I find television very educating. Every time somebody turns on the set, I go into the other room and read a book. - Groucho Marx

I Object! Jan Svankmajer, Small Rebellions, and Objects

by Kristen Bialik
Nov. 12, 2011
On top of having a great last name, Jan Svankmajer is a master Czech animator who has been making films for over 60 years. Often called the “alchemist” of the surreal, Svankmajer was born in Prague in the early 30s, studied puppetry at the College of Applied Arts in Prague, and continues to make films in Prague at age 77 today. The place where Svankmajer’s imaginations take form is worth noting because, having grown up in Czechoslovakia under Soviet rule, Svankmajer was not just imagining but producing wild, surreal films for over four decades under an oppressive, Stalinist regime.

Svankmajer himself has said that he was “steeped” in Prague, and though the city of the Old Town Square and Charles Bridge is hardly present in his films, the Prague of his child is everywhere in his movies. It’s there in the “chipped walls, the dirty staircases of blocks of flats, mysterious cellars, hidden courtyards, the suburbs.” The fact that Svankmajer’s works slipped under the radar, or at least around the censors, is sort of amazing considering the dark influence of the city, the untamed fantasy, and the often highly politicized nature of his works.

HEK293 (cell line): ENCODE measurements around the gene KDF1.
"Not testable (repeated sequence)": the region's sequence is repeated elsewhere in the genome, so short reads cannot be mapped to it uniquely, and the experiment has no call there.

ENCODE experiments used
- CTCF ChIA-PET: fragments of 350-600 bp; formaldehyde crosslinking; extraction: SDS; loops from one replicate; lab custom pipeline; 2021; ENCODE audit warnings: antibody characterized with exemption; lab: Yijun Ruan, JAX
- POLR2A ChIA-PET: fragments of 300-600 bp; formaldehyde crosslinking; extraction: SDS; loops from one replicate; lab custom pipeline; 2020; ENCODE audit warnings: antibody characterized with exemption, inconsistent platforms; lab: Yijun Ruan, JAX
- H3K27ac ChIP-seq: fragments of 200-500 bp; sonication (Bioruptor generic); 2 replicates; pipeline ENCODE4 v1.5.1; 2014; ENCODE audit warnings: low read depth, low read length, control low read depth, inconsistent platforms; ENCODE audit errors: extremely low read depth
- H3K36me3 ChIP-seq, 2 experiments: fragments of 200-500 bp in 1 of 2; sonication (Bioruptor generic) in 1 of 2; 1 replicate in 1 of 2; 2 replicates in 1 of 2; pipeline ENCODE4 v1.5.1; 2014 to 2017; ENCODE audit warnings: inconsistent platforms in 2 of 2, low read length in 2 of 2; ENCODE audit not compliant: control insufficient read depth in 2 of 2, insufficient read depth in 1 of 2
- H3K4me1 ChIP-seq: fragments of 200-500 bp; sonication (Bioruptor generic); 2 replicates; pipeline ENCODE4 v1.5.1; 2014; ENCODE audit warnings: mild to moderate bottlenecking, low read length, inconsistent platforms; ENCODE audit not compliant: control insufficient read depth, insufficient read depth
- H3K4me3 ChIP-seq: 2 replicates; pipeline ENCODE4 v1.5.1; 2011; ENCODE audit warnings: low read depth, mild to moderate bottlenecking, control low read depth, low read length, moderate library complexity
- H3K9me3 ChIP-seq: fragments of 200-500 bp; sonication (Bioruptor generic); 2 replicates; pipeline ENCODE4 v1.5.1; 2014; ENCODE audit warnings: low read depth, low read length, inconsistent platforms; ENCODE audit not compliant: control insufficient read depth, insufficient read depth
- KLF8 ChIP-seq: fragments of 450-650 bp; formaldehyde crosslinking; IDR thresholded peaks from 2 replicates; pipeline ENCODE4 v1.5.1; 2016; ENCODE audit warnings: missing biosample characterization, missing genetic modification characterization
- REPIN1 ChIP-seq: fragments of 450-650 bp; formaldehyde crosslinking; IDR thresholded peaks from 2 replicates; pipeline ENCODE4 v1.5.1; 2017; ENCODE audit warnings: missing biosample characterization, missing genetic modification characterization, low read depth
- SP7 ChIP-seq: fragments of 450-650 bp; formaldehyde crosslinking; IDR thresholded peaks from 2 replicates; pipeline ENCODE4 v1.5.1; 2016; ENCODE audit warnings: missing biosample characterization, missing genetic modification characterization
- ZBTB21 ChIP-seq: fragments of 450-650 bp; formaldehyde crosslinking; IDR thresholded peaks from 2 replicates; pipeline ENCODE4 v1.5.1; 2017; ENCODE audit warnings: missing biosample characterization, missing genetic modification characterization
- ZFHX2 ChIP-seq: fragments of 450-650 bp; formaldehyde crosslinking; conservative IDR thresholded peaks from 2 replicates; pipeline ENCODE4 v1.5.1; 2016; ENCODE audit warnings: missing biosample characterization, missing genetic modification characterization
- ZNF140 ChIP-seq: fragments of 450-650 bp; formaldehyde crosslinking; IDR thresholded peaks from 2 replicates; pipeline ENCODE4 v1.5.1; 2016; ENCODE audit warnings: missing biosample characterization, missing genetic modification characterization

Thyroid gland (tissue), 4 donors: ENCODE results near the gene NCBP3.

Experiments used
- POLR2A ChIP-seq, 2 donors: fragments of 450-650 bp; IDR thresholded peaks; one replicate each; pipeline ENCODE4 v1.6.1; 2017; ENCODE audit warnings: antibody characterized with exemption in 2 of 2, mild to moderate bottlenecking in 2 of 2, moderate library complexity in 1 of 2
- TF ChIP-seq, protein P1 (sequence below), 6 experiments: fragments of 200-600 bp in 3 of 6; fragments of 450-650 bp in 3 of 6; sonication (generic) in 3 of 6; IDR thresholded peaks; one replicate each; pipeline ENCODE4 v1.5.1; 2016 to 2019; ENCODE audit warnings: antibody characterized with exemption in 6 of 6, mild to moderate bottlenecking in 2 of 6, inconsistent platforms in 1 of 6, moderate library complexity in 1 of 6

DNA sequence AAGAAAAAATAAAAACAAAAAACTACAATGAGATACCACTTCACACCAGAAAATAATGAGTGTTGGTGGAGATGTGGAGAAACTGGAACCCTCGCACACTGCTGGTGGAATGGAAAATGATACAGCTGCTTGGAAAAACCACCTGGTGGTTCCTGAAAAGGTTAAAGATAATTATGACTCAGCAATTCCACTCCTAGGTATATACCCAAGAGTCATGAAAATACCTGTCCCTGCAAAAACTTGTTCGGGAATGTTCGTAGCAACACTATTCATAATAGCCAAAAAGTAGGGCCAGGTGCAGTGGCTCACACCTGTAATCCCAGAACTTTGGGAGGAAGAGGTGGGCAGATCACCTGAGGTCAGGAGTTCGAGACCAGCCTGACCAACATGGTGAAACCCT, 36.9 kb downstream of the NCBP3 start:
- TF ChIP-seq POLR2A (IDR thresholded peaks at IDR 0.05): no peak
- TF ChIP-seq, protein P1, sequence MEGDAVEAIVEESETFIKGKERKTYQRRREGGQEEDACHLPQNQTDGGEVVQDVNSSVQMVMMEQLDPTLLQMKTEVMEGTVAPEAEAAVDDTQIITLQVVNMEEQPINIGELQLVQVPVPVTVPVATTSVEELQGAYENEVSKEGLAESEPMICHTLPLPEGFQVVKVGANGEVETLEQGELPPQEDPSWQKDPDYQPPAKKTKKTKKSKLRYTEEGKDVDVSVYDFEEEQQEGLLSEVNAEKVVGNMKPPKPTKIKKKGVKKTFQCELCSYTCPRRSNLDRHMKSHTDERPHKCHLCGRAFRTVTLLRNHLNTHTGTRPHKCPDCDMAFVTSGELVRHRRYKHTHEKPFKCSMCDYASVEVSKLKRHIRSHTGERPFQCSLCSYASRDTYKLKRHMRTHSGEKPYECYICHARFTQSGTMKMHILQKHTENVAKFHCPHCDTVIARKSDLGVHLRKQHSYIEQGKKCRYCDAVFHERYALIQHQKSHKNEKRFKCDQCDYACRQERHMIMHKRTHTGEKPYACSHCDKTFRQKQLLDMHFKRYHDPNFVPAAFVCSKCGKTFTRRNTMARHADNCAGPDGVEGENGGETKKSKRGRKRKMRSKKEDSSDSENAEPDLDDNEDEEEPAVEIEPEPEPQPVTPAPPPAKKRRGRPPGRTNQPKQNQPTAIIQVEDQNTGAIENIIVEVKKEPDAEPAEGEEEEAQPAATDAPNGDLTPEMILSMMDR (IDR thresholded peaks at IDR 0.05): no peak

Svankmajer’s The Ossuary, for example, was filmed not long after the Soviet-led Warsaw Pact invaded Czechoslovakia in 1968. This, after the failed liberalization and attempted loosening of media and speech restrictions of the Prague Spring, ushered in a period of harsh cultural repression on the part of the new regime. Artists, and Czech New Wave filmmakers especially, were particularly favored in the harassment department. Lucky for Svankmajer (and Terry Gilliam, and Tim Burton, and a whole gang of other filmmakers who’d go on to cite Svankmajer as a major influence), making short films was not only cheap, but ignored! While the more visible comrades in feature film studios faced humorless Stalinists, Svankmajer was filming sculptures made of 70,000 human bones.

Still, even he had to outwit the Party watchdogs. The Ossuary was originally commissioned as a “cultural documentary,” a form thought to be politically innocuous. And as top-notch historical site, the Sedlec Monastery Ossuary seemed like just that - a sufficiently dry topic with subjects unable to make a fuss. But then there was death, and that touchy subject religion, and even vandalism of the sacred with little boy’s scrawled signatures over the medieval remains. There is a recurring shot where Svankmejer pans up from the empty eyes of the skull to the top of the head, where vandals have imprinted their names over the now-gone minds of the former occupants. It’s a vastly unsettling image. What a strange compulsion, you realize, to brand a human body in this way, to lay claim to the remains of a hundred-year old disease. It’s an eerie portrait of physical and moral decay and with it there’s a tiny defiance if only in grimness that frowns upon the eternal optimism of the official communist Party line.

It’s probably not a coincidence under such a climate that Svankmajer refers to surrealism not as an aesthetic form but as mental liberation. Svankmajer explains, “I speak of Surrealism in film. Surrealism is psychology, it is philosophy, it is a spiritual way, but it is not an aesthetic. Surrealism is not interested in actually creating any kind of aesthetic. It was drawn as an element from various different artists, but it does not exist.” Not in any physical or visual form anyway. That’s where the objects come in.